A Practical Analysis Of Rio Tinto Plc’s Dividend

Is Rio Tinto plc (LON: RIO) in good shape to deliver decent dividends?

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The ability to calculate the reliability of dividends is absolutely crucial for investors, not only for evaluating the income generated from your portfolio, but also to avoid a share-price collapse from stocks where payouts are slashed.

There are a variety of ways to judge future dividends, and today I am looking at Rio Tinto (LSE: RIO) (NYSE: RIO.US) to see whether the firm looks a safe bet to produce dependable payouts.

Forward dividend cover

Forward dividend cover is one of the most simple ways to evaluate future payouts, as the ratio reveals how many times the projected dividend per share is covered by earnings per share. It can be calculated using the following formula:

Forward earnings per share ÷ forward dividend per share

Rio Tinto is on course to deliver a dividend of 118.8p in 2013, according to broker estimates, with earnings per share of 338p also expected for this year. This results in dividend cover of 2.8 times earnings, easily surpassing the safety benchmark of 2 times.

Free cash flow

Free cash flow is essentially how much cash has been generated after all costs and can often differ from reported profits. Theoretically, a company generating shedloads of cash is in a better position to reward stakeholders with plump dividends. The figure can be calculated by the following calculation:

Operating profit + depreciation & amortisation – tax – capital expenditure – working capital increase

Rio Tinto saw free cash flow shuttle to a negative reading of $1.92bn last year, shifting from a positive cash flow of $11.7bn in 2011. Operating profit dipped substantially in 2012, to $12.46bn from $22.92bn, while capex costs also advanced to $17.42bn from $12.3bn.

Substantial working capital movements also prompted the deterioration — this increased $974m last year against a $3.7bn decrease in 2011. And a vastly reduced tax bill, to $429m from $6.44bn, failed to stop the huge cash flow deterioration.

Financial gearing

This ratio is used to gauge the level debt a company carries. Simply put, the higher the amount, the more difficult it may be to generate lucrative dividends for shareholders. It can be calculated using the following calculation:

Short- and long-term debts + pension liabilities – cash & cash equivalents

___________________________________________________________            x 100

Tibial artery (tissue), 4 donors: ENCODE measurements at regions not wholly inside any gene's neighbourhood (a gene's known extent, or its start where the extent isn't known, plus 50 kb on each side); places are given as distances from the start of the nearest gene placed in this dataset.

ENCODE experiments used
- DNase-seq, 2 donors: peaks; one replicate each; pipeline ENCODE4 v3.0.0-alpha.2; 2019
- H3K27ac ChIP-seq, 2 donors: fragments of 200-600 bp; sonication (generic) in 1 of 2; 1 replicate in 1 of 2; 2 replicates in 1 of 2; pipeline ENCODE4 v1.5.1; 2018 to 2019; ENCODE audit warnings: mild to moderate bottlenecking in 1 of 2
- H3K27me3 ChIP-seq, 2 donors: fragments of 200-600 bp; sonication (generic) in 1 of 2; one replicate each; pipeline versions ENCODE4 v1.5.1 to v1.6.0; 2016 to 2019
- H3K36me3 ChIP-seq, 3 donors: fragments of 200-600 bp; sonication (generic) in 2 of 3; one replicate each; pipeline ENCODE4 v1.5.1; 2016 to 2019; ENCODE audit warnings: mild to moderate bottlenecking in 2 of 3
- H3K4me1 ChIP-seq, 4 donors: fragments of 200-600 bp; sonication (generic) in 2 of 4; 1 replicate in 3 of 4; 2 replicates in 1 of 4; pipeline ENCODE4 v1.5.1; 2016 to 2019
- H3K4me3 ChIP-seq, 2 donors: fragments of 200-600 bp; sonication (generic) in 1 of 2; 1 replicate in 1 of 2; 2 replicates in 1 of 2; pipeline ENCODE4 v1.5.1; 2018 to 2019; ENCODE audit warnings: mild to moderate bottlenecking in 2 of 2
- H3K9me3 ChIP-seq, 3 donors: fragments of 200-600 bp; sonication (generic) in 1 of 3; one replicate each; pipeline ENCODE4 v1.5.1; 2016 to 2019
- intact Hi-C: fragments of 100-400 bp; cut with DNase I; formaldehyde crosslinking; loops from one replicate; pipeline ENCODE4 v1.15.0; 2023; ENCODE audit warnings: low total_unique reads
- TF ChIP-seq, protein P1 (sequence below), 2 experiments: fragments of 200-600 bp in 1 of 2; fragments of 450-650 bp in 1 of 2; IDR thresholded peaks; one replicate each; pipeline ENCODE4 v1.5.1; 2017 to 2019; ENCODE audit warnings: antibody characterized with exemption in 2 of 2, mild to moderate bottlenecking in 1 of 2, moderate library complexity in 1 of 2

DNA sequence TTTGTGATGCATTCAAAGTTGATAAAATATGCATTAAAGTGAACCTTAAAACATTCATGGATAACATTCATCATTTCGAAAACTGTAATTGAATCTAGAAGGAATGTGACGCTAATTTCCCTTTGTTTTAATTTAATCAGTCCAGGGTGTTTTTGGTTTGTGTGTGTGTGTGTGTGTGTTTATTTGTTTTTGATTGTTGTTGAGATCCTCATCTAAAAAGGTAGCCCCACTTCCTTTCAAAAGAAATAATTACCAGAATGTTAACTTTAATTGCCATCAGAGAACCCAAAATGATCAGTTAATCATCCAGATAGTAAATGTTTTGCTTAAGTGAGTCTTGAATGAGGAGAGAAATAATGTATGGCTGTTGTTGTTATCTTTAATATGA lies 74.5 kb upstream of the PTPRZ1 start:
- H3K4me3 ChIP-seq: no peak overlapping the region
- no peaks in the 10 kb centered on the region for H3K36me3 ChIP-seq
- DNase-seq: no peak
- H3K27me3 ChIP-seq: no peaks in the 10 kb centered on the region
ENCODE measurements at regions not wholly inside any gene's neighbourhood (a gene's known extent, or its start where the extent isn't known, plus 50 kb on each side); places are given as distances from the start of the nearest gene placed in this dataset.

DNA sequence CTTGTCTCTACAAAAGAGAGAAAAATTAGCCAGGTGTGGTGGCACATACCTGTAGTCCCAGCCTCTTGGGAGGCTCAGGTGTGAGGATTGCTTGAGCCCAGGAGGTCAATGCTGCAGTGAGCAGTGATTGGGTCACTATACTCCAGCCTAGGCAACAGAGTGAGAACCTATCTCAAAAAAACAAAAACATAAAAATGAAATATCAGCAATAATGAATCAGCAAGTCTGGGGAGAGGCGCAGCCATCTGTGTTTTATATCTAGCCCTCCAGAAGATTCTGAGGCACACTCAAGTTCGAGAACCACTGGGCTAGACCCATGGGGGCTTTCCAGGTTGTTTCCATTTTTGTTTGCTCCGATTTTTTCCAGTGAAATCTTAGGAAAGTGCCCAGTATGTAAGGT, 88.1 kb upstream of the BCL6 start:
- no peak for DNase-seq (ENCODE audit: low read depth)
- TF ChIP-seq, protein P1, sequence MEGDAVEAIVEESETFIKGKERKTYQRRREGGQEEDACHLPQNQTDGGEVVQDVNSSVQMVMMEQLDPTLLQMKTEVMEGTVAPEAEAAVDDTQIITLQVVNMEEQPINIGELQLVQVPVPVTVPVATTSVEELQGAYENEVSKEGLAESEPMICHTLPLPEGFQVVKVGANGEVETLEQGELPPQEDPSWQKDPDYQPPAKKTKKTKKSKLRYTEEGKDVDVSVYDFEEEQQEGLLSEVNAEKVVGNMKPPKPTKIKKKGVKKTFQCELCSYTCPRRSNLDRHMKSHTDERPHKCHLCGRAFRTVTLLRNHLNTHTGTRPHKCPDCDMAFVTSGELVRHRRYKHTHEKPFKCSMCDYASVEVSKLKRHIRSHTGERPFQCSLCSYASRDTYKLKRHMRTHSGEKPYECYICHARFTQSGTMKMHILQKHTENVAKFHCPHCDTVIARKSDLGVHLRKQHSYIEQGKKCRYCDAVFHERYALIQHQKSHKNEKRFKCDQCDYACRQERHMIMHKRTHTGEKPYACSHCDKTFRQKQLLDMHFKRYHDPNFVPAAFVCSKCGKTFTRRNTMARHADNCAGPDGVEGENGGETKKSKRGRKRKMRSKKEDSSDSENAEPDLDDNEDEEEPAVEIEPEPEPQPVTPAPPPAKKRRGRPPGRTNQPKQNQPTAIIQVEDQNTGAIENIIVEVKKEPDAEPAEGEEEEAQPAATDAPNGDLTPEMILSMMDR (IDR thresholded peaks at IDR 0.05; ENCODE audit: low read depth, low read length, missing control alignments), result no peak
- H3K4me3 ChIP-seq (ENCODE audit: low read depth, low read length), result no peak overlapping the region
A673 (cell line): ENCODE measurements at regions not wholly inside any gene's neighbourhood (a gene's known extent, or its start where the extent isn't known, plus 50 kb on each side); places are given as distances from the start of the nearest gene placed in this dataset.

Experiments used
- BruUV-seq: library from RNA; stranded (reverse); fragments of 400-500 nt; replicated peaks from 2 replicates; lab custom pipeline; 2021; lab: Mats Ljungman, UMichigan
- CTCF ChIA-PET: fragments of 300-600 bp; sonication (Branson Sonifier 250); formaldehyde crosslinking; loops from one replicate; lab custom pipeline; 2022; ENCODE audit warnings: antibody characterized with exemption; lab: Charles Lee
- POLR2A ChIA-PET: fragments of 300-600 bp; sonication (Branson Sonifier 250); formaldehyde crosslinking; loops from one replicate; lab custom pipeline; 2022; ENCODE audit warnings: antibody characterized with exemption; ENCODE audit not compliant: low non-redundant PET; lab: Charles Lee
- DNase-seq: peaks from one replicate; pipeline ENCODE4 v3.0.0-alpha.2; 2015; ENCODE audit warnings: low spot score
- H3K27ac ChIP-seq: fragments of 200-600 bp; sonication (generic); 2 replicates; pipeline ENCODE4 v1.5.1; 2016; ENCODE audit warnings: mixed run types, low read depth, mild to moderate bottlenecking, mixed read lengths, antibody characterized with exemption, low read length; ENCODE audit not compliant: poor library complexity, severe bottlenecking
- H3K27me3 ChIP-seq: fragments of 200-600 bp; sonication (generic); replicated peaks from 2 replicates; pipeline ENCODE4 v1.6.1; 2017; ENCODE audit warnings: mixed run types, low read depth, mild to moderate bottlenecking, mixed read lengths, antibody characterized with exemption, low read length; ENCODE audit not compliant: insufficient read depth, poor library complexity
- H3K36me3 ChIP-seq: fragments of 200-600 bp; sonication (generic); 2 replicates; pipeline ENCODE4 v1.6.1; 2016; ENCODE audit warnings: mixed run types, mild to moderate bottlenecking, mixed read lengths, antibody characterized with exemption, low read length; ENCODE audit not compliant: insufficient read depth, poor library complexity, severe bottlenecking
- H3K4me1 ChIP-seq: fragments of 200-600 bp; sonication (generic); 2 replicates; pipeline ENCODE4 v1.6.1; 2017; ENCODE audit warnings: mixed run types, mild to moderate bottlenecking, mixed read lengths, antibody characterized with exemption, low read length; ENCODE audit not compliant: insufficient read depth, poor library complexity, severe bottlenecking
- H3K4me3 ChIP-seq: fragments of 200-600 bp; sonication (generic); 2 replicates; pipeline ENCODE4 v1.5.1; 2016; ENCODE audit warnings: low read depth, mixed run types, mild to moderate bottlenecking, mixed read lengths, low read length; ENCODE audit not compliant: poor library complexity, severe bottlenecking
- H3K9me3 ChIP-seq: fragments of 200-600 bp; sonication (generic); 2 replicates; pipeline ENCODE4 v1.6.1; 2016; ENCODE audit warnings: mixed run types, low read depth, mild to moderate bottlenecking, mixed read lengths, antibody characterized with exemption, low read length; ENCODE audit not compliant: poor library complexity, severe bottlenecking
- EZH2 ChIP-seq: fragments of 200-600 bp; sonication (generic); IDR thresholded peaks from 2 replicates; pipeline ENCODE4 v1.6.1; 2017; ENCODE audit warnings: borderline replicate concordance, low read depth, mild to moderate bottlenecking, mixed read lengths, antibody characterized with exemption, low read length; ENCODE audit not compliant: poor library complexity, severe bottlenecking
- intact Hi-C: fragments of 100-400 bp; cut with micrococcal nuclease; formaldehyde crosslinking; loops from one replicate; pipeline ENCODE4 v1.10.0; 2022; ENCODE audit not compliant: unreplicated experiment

Shareholder funds

Rio Tinto’s gearing ratio came in at 62.4% last year, up significantly from 52.9% in 2011. Total debt increased to $26.82bn from $21.8bn, more than offsetting a fall in pension liabilities. And cash and cash equivalents fell to $7.22bn from $9.65bn. A drop in shareholder funds, to $58.02bn from $59.21bn, also increased the gearing ratio, albeit not substantially.

Buybacks and other spare cash

Last year’s heavy losses, combined with a murky outlook for global commodities demand and rising costs, has forced Rio Tinto to embark on a severe cost-cutting drive. This includes shelving a number of expansion and start-up projects for the coming years, and in 2013 the firm expects to spend just £13bn on capital expenditure.

And the company is also seeking to sell off more of its non-core assets in its desire to push the balance sheet back into rude health. The firm cancelled the sale of its diamonds division last month, although a number of its other assets remain on the chopping block — indeed, Rio Tinto sold off its Eagle nickel-copper project in the US in June.

Battered financials and gloomy outlook present a gamble

Rio Tinto provides a dividend yield of 4.1% in 2013, comfortably above the FTSE 100 prospective average of 3.3%. The company has steadily rebuilt the full-year dividend after cutting the payout some 60% in the aftermath of the 2008/2009 global recession and subsequent hit to commodity prices.

However, investors should be aware that — like all mining companies — Rio Tinto, with its heavily beleaguered balance sheet, is a classic high risk, high reward play. As a consequence, fresh dividend volatility could be in the offing should further earnings weakness come to fruition.

The expert’s guide for intelligent investors

Although Rio Tinto currently presents too much risk in my opinion, this newly updated special report highlights a host of other FTSE winners identified by ace fund manager Neil Woodford.

Woodford — head of UK Equities at Invesco Perpetual — has more than 30 years’ experience in the industry, and boasts an exceptional track record when it comes to selecting stock market stars.

This exclusive report, compiled by The Motley Fool’s crack team of analysts, is totally free and comes with no further obligation. Click here now to download your copy.

> Royston does not own shares in Rio Tinto.

Should you invest, the value of your investment may rise or fall and your capital is at risk. Before investing, your individual circumstances should be assessed. Consider taking independent financial advice.

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